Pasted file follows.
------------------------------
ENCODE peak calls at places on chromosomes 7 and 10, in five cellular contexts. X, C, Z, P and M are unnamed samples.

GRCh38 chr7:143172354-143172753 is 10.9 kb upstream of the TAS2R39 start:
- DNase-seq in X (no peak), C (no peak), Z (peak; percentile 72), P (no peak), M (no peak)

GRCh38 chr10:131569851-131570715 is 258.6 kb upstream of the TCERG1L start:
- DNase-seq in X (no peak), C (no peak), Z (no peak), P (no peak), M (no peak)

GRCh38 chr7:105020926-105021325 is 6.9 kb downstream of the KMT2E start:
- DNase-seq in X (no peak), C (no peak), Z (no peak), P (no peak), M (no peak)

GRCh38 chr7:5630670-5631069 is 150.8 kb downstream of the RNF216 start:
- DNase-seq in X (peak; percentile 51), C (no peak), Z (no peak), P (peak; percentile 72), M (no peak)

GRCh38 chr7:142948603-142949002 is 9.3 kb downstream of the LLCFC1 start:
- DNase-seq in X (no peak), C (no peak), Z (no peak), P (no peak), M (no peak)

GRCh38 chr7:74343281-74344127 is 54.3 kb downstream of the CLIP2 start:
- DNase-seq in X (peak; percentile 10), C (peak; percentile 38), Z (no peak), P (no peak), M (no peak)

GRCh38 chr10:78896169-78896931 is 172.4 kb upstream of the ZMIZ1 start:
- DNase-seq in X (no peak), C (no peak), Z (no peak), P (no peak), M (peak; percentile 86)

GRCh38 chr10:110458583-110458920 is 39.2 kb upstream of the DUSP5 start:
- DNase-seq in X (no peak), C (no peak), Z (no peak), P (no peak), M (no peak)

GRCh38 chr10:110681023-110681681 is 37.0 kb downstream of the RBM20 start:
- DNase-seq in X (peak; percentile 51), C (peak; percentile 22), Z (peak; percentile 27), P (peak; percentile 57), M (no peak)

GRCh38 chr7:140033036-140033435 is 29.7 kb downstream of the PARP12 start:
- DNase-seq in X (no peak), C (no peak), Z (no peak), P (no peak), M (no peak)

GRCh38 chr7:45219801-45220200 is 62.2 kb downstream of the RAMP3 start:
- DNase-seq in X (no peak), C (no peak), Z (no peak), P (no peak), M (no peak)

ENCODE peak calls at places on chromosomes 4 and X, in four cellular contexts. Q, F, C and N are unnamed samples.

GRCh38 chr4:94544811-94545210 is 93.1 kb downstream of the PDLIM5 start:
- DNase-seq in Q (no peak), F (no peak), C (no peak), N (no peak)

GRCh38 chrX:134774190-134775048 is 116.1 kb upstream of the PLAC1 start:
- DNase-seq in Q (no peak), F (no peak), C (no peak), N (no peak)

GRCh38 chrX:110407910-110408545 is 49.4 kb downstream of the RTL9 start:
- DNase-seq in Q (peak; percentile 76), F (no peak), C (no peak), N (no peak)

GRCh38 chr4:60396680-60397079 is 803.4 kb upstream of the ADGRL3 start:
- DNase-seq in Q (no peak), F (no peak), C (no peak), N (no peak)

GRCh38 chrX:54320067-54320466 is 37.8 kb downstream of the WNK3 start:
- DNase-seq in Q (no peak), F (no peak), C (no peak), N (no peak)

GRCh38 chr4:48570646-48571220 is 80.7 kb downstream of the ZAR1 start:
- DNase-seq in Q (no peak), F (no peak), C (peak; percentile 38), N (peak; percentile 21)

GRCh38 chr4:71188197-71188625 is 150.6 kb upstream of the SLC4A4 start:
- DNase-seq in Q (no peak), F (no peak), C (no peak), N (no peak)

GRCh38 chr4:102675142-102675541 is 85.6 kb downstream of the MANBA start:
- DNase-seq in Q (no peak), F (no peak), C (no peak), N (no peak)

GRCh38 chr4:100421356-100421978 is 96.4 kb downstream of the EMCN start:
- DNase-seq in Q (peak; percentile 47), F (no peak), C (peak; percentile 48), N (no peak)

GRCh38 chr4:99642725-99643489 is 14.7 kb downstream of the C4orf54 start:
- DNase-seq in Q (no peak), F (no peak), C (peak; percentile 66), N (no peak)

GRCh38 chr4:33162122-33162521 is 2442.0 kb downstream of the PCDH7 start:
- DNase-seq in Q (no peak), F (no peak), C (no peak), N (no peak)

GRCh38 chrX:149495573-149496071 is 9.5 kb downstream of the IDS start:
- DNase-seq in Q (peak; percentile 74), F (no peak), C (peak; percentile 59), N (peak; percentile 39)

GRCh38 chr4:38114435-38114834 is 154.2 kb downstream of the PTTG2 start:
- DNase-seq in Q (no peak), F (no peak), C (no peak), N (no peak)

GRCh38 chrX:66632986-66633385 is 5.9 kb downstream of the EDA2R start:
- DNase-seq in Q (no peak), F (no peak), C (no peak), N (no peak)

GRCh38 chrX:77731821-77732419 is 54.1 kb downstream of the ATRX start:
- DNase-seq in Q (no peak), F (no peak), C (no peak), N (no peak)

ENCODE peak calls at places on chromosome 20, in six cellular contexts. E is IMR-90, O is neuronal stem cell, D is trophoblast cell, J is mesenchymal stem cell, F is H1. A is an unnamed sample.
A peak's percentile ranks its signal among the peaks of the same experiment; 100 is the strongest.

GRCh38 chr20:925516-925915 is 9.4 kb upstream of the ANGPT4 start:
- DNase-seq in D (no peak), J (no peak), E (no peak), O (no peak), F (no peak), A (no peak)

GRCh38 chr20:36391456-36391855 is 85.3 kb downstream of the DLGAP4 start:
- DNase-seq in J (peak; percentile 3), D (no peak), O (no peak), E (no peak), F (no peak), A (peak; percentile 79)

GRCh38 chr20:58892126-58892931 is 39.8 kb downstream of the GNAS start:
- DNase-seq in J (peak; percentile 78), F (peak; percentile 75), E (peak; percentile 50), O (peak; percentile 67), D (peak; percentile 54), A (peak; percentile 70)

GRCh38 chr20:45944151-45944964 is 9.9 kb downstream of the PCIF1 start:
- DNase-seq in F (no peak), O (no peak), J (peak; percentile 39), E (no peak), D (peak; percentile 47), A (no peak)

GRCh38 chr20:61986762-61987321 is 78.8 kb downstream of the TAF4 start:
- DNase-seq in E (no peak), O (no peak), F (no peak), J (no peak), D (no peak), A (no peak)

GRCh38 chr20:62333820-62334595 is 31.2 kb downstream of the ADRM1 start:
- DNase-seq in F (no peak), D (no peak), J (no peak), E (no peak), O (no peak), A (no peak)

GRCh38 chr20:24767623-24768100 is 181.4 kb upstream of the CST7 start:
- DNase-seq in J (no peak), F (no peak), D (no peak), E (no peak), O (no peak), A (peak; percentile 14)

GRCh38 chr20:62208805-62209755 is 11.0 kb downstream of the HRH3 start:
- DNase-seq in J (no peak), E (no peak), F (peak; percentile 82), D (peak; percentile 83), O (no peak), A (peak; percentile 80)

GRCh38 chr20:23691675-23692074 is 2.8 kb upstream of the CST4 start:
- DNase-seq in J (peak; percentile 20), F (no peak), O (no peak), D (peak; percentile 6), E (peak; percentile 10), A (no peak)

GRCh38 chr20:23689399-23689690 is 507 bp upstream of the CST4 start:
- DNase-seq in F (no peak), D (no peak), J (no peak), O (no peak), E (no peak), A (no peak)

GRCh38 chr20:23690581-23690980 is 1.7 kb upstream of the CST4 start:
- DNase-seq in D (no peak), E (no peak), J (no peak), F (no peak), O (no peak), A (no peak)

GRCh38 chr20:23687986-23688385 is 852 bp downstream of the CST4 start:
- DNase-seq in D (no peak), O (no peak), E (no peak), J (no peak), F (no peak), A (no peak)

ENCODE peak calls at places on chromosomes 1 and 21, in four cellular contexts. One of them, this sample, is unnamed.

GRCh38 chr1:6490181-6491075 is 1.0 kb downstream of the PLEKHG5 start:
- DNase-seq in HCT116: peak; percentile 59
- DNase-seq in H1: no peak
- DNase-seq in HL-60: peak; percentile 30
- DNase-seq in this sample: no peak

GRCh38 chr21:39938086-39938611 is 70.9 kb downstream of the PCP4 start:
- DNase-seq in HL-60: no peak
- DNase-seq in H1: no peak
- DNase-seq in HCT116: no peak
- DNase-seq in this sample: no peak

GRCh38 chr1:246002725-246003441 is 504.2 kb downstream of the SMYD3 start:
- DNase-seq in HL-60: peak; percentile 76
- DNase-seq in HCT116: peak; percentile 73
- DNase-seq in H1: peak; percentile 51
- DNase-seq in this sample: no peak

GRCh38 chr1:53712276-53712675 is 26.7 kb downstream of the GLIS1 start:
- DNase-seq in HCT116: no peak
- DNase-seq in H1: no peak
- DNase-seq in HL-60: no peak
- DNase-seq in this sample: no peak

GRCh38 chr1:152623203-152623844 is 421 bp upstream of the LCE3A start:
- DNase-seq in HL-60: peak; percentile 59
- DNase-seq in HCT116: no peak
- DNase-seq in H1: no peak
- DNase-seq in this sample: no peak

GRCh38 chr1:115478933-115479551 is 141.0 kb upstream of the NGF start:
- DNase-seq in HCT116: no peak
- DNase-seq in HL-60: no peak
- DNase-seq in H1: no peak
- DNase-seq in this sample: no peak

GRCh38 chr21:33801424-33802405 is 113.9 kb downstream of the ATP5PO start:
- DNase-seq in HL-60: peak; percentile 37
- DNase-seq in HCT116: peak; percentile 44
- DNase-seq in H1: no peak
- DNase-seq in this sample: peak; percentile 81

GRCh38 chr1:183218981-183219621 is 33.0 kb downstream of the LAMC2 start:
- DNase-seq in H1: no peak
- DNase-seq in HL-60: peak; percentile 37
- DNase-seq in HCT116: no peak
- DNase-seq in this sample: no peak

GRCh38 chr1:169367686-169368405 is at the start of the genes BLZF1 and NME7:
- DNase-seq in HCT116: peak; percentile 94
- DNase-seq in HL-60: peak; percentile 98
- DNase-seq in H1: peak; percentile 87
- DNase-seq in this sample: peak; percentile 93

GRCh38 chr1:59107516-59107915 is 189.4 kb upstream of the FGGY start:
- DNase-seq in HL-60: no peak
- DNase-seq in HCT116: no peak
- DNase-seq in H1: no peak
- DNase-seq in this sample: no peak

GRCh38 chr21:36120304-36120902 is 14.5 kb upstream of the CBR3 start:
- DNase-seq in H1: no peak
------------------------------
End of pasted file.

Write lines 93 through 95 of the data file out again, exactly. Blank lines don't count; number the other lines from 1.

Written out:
- DNase-seq in HL-60: peak; percentile 76
- DNase-seq in HCT116: peak; percentile 73
- DNase-seq in H1: peak; percentile 51